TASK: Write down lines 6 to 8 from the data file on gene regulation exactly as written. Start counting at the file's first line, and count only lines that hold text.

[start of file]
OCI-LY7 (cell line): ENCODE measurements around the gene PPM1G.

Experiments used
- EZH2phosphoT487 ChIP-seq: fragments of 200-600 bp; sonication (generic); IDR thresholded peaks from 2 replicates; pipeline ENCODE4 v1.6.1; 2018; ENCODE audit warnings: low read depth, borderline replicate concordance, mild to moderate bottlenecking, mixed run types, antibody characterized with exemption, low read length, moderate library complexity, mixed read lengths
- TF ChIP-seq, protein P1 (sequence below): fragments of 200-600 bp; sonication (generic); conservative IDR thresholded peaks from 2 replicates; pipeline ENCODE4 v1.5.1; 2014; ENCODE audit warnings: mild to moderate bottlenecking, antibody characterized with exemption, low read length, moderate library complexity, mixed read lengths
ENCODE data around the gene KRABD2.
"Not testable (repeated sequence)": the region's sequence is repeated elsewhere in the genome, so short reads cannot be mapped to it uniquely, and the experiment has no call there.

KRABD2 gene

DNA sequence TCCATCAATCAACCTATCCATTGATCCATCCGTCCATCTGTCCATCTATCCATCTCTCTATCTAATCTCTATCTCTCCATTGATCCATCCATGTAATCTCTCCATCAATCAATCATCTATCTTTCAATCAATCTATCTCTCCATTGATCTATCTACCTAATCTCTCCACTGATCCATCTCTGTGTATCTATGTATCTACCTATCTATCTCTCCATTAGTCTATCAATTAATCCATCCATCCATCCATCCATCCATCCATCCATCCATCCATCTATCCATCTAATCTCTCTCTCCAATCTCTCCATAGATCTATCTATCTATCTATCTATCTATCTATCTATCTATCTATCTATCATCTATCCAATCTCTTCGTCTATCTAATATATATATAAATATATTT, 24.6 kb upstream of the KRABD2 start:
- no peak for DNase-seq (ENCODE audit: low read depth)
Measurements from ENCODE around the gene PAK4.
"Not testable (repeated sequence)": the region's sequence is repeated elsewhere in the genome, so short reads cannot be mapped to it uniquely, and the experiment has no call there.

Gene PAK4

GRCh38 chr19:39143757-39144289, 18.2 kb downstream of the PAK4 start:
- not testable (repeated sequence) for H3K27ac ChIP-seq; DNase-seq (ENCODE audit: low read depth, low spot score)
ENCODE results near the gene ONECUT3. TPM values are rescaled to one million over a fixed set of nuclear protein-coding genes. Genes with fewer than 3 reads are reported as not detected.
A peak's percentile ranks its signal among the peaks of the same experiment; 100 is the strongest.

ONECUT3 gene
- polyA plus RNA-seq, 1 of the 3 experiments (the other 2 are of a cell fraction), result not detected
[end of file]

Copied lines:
"Not testable (repeated sequence)": the region's sequence is repeated elsewhere in the genome, so short reads cannot be mapped to it uniquely, and the experiment has no call there.

KRABD2 gene

DNA sequence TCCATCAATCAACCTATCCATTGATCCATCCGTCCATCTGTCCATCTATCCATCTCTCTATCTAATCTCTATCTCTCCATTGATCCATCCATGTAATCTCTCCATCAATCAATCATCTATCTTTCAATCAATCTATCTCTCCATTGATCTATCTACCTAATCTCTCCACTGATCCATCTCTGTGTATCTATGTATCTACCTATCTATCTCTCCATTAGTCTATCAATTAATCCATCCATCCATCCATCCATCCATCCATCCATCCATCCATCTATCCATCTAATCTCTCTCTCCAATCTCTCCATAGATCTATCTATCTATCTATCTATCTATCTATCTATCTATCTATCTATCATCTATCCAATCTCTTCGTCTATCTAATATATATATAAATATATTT, 24.6 kb upstream of the KRABD2 start: